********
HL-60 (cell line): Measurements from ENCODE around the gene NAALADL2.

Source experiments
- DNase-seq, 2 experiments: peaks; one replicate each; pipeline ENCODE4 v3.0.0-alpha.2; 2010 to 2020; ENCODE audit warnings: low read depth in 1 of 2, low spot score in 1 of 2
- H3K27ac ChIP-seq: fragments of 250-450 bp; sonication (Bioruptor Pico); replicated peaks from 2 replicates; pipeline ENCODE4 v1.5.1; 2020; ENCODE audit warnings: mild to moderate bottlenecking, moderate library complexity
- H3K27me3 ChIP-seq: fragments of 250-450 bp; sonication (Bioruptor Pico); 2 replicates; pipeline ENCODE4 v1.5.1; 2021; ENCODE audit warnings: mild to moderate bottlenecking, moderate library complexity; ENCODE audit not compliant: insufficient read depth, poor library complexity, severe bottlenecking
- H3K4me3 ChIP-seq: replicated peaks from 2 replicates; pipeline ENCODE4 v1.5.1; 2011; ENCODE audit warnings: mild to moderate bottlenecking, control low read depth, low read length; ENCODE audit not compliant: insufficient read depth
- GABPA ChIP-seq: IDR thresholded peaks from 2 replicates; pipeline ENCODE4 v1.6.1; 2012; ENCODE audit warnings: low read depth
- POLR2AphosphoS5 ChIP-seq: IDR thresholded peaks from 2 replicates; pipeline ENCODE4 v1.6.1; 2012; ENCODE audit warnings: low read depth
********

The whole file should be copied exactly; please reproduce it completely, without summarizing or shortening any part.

HL-60 (cell line): Measurements from ENCODE around the gene NAALADL2.

Source experiments
- DNase-seq, 2 experiments: peaks; one replicate each; pipeline ENCODE4 v3.0.0-alpha.2; 2010 to 2020; ENCODE audit warnings: low read depth in 1 of 2, low spot score in 1 of 2
- H3K27ac ChIP-seq: fragments of 250-450 bp; sonication (Bioruptor Pico); replicated peaks from 2 replicates; pipeline ENCODE4 v1.5.1; 2020; ENCODE audit warnings: mild to moderate bottlenecking, moderate library complexity
- H3K27me3 ChIP-seq: fragments of 250-450 bp; sonication (Bioruptor Pico); 2 replicates; pipeline ENCODE4 v1.5.1; 2021; ENCODE audit warnings: mild to moderate bottlenecking, moderate library complexity; ENCODE audit not compliant: insufficient read depth, poor library complexity, severe bottlenecking
- H3K4me3 ChIP-seq: replicated peaks from 2 replicates; pipeline ENCODE4 v1.5.1; 2011; ENCODE audit warnings: mild to moderate bottlenecking, control low read depth, low read length; ENCODE audit not compliant: insufficient read depth
- GABPA ChIP-seq: IDR thresholded peaks from 2 replicates; pipeline ENCODE4 v1.6.1; 2012; ENCODE audit warnings: low read depth
- POLR2AphosphoS5 ChIP-seq: IDR thresholded peaks from 2 replicates; pipeline ENCODE4 v1.6.1; 2012; ENCODE audit warnings: low read depth